Eleven-year-old Janis denounces his father. As an exemplary pioneer living on a Soviet collective farm called Dawn, he realizes enemies of the system lurk everywhere. Even his loved ones could be conspiring against the collective and its authority. The boy's father is not beholden to him and starts a vendetta. The starting point for Janis's story in Laila Pakalnina's Dawn comes from the life of Pavlik Morozov, one of Stalin's martyrs, who, in the early 1930s, betrayed his family and was murdered. At the same time, the director was inspired by the screenplay to Sergei Eisenstein's Bezhin Meadow. Dawn portrays the oppressive, suffocating world of the Soviet system, which was dominated by absurdity. Pakalnina and cinematographer Wojciech Staron have created one of the most interesting and most original snapshots of totalitarian reality. This is Pakalnina's fifth feature film.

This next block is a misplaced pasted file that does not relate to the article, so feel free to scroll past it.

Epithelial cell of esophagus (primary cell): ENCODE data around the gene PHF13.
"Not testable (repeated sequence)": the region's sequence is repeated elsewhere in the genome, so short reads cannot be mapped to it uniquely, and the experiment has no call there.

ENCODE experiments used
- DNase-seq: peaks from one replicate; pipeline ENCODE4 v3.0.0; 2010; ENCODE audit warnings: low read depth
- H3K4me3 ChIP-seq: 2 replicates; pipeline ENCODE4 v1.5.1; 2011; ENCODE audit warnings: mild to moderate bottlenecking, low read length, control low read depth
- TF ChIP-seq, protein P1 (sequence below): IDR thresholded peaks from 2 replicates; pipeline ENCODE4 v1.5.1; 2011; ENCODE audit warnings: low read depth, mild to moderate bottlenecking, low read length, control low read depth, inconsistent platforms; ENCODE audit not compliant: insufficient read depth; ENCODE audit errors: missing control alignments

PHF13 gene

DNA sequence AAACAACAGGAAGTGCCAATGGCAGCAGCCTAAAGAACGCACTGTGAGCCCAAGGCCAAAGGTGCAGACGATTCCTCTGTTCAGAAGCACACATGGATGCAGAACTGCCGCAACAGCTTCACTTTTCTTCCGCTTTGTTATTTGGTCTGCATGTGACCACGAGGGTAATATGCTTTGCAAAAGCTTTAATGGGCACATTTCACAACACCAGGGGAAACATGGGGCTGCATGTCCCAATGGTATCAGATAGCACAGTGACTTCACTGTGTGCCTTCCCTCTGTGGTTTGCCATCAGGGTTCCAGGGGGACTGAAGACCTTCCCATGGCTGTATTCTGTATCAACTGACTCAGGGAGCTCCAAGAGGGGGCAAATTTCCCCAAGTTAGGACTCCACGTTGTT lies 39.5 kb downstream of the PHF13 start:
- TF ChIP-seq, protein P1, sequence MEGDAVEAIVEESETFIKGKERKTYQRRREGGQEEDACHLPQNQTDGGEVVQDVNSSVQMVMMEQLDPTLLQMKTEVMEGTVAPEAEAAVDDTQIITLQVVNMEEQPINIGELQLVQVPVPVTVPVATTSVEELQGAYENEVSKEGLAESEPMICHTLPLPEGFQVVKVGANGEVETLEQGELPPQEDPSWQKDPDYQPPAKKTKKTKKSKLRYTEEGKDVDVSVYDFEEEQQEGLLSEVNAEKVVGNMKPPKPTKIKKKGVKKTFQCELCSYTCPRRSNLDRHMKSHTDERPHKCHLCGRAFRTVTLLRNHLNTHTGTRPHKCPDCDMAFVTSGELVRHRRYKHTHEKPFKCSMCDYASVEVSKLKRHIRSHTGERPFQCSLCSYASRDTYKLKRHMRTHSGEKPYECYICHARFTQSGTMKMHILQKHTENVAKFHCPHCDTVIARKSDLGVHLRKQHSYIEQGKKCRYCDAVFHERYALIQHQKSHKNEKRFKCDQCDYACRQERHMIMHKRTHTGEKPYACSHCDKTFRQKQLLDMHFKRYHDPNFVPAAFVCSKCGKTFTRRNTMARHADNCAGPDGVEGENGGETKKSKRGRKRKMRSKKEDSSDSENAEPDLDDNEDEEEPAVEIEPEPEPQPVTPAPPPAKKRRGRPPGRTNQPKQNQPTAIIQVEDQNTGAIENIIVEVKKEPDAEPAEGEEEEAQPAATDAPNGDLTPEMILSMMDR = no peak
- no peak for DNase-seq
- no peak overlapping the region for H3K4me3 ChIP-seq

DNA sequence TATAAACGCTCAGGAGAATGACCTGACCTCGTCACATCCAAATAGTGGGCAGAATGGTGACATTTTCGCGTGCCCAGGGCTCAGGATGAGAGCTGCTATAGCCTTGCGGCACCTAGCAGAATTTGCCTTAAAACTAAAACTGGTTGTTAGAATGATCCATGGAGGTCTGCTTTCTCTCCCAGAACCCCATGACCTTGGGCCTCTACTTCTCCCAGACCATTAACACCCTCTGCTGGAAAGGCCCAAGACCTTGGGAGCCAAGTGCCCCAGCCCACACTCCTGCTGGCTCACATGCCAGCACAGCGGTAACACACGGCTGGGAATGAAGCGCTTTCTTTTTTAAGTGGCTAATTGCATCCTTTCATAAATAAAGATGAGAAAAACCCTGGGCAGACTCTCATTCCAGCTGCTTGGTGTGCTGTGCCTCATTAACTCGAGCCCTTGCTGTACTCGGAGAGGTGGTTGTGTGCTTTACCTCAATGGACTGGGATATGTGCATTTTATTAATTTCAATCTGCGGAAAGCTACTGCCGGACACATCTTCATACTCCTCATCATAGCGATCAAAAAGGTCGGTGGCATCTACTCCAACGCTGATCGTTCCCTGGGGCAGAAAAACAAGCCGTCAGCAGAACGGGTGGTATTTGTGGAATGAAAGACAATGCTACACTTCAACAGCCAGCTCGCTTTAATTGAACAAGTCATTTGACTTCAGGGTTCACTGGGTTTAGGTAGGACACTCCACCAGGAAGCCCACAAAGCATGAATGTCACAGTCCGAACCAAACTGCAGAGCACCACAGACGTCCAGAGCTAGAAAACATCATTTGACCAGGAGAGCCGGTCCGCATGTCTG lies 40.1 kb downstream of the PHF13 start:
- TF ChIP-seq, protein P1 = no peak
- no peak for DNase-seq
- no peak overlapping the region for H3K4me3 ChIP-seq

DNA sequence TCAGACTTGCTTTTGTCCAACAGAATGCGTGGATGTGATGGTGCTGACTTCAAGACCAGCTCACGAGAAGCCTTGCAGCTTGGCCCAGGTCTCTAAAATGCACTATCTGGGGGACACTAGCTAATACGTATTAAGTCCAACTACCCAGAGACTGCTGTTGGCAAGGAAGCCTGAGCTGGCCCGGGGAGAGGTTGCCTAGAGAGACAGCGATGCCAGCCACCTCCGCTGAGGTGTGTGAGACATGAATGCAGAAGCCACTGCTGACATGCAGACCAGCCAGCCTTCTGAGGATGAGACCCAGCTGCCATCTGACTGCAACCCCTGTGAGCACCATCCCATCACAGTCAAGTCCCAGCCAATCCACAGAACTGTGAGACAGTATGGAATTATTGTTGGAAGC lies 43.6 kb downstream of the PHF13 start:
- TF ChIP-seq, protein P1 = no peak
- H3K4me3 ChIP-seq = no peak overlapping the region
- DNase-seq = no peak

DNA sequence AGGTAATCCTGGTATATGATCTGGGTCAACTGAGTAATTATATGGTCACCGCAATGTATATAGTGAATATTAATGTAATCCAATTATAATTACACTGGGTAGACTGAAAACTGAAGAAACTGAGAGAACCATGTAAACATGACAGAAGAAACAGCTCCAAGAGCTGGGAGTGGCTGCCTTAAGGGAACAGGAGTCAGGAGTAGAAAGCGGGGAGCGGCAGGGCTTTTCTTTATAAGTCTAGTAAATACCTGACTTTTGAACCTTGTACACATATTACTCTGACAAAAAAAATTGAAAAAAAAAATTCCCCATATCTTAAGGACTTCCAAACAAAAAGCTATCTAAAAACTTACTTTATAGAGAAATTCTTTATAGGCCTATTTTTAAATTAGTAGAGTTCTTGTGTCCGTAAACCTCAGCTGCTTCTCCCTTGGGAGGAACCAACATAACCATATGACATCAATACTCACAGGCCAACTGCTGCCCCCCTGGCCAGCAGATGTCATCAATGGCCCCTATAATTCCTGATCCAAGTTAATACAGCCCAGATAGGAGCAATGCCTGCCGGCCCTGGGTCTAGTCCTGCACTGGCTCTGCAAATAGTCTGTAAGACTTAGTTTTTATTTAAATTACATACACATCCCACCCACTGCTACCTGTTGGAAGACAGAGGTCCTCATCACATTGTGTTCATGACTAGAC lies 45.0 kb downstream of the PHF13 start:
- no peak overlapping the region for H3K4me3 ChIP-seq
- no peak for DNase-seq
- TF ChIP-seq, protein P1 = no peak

Born in 1962 in Liepaja, Laila Pakalnina is a Latvian film director and screenwriter. She completed her studies in 1986 at Moscow State University (Faculty of Journalism). Five years later, she completed a degree in Film Direction at Moscow's Gerasimov Institute of Cinematography. She has made more than 30 films since 1991. Her feature The Shoe was shown at the Cannes Film Festival in 1998 in the Un Certain Regard section. Her films have been screened at major international film festivals, including in Berlin, Venice, and Locarno.
1991 Vela (doc., short)
1998 Pantofelek / Kurpe / The Shoe
2003 Pyton / Pitons / The Python
2006 Zakładnik / Kilnieks / The Hostage
2015 Świt / Ausme / Dawn